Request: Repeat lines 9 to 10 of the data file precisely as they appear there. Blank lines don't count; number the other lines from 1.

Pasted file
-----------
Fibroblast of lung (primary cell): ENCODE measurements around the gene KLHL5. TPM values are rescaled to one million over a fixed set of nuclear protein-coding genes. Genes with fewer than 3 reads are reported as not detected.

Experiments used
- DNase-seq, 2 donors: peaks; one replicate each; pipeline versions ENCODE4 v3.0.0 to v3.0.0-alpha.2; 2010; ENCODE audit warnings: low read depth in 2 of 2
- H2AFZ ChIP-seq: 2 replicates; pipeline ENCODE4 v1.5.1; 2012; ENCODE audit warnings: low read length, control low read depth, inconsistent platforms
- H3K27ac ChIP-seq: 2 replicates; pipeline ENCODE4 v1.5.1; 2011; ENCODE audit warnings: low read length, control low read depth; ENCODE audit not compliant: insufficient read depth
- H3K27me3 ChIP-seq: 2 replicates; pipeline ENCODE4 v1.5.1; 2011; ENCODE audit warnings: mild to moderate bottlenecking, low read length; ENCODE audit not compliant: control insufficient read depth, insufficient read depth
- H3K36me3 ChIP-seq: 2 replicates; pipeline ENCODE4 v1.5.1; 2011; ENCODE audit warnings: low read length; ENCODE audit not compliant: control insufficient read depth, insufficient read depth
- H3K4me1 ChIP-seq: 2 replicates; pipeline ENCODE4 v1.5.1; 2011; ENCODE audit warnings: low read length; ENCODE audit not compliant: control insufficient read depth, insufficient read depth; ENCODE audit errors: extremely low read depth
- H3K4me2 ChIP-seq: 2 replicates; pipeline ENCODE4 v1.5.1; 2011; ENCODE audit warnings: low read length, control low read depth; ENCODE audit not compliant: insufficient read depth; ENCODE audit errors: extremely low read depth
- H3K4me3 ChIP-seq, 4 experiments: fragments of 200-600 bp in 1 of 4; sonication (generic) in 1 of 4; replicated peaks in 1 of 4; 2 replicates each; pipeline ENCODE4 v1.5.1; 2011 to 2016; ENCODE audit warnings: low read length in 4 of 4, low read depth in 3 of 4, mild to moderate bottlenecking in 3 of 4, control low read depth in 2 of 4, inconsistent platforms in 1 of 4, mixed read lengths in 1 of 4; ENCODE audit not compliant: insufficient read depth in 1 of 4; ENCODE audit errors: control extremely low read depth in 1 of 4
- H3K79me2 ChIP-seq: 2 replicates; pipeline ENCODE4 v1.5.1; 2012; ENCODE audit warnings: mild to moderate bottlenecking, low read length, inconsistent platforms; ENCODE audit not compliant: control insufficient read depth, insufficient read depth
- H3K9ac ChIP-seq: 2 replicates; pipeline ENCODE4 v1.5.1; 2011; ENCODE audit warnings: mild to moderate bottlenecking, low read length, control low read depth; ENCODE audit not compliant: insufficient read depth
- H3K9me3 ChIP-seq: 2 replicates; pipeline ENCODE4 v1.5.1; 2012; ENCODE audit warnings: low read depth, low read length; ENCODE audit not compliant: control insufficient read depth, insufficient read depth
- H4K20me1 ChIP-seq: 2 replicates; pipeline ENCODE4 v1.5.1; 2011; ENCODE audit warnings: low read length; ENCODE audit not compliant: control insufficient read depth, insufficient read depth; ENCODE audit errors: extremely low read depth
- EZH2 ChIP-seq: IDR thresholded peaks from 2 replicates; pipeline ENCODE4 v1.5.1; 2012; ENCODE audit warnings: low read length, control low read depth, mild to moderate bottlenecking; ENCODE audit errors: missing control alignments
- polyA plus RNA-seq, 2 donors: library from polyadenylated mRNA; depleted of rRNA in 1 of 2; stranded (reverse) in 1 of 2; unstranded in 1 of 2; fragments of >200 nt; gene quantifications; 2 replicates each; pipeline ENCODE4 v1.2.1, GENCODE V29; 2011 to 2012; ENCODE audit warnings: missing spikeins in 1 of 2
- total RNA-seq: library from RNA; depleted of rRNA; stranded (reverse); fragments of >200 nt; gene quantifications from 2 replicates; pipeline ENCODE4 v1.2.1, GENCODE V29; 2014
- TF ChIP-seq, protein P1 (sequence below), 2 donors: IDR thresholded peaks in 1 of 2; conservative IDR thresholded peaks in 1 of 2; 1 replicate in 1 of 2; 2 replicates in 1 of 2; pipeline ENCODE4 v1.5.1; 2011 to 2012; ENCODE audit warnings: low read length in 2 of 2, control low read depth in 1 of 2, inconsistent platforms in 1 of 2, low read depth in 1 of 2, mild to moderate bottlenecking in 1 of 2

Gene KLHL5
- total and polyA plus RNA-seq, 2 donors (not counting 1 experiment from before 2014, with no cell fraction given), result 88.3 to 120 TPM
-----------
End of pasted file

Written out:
- H3K4me2 ChIP-seq: 2 replicates; pipeline ENCODE4 v1.5.1; 2011; ENCODE audit warnings: low read length, control low read depth; ENCODE audit not compliant: insufficient read depth; ENCODE audit errors: extremely low read depth
- H3K4me3 ChIP-seq, 4 experiments: fragments of 200-600 bp in 1 of 4; sonication (generic) in 1 of 4; replicated peaks in 1 of 4; 2 replicates each; pipeline ENCODE4 v1.5.1; 2011 to 2016; ENCODE audit warnings: low read length in 4 of 4, low read depth in 3 of 4, mild to moderate bottlenecking in 3 of 4, control low read depth in 2 of 4, inconsistent platforms in 1 of 4, mixed read lengths in 1 of 4; ENCODE audit not compliant: insufficient read depth in 1 of 4; ENCODE audit errors: control extremely low read depth in 1 of 4